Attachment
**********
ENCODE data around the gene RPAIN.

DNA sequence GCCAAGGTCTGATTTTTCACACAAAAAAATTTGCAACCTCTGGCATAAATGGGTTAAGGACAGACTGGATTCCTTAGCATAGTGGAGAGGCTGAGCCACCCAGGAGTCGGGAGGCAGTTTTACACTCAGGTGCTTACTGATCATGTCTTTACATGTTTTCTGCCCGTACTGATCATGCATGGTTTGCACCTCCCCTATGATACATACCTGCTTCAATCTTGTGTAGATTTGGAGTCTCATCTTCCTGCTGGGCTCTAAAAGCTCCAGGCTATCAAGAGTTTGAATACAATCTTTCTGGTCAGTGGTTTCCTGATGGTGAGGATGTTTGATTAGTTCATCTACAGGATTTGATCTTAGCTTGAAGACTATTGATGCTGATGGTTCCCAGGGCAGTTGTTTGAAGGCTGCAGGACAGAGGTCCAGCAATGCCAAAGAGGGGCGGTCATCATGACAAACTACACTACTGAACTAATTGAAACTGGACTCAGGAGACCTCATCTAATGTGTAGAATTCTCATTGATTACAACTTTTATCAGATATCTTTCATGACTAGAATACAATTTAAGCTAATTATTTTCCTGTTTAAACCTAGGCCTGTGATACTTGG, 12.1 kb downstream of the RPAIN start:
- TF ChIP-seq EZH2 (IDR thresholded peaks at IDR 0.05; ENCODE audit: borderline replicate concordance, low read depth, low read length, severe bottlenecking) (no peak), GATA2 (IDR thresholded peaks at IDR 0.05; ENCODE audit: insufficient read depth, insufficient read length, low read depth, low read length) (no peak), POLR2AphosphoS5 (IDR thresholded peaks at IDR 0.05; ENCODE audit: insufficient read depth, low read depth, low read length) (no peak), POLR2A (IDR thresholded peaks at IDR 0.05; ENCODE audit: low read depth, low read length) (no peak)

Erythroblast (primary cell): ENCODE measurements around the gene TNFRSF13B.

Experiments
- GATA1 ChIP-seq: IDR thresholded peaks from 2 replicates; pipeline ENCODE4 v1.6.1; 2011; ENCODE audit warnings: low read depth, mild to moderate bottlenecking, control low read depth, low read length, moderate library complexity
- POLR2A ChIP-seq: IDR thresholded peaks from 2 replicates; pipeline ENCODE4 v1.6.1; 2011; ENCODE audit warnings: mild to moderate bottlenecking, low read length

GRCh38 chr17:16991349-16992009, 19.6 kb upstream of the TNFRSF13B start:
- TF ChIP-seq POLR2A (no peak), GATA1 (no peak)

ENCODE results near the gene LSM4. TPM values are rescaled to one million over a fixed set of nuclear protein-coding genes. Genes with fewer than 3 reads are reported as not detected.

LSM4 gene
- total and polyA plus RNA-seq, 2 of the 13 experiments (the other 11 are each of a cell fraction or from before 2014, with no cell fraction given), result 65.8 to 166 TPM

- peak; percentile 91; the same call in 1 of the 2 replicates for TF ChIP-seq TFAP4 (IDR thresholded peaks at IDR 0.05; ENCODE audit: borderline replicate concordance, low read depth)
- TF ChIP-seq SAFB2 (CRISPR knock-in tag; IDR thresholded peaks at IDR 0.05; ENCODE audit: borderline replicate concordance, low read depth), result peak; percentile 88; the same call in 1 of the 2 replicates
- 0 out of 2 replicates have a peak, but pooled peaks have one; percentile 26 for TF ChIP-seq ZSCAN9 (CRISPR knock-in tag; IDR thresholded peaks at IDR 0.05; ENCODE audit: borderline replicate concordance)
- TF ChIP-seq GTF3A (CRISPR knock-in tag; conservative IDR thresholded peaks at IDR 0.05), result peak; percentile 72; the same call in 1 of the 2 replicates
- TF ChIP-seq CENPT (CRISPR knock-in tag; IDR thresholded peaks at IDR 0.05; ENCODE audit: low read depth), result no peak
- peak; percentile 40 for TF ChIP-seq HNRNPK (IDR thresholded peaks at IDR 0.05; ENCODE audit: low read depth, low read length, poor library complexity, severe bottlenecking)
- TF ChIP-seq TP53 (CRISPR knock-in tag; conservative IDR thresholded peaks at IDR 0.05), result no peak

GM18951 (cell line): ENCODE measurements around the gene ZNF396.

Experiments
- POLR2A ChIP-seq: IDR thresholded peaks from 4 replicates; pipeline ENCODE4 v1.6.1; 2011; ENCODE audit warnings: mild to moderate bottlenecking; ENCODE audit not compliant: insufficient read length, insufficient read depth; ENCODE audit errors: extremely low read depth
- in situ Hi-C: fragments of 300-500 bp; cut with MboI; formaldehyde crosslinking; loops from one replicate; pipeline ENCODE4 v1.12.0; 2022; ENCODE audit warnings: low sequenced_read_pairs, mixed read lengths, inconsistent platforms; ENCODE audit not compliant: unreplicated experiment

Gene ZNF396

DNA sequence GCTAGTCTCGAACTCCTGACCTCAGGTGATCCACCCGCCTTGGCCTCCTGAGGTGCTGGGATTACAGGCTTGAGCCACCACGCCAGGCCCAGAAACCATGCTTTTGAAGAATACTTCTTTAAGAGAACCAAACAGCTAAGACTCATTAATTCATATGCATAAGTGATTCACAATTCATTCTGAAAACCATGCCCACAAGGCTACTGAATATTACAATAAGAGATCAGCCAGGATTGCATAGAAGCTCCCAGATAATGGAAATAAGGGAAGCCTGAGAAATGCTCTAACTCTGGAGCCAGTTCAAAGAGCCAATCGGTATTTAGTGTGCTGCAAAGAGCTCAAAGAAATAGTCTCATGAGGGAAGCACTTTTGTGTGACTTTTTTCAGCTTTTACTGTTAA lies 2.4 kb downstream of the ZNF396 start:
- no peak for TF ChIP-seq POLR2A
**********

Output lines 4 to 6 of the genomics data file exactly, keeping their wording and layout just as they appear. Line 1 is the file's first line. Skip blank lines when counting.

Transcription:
Erythroblast (primary cell): ENCODE measurements around the gene TNFRSF13B.

Experiments
- GATA1 ChIP-seq: IDR thresholded peaks from 2 replicates; pipeline ENCODE4 v1.6.1; 2011; ENCODE audit warnings: low read depth, mild to moderate bottlenecking, control low read depth, low read length, moderate library complexity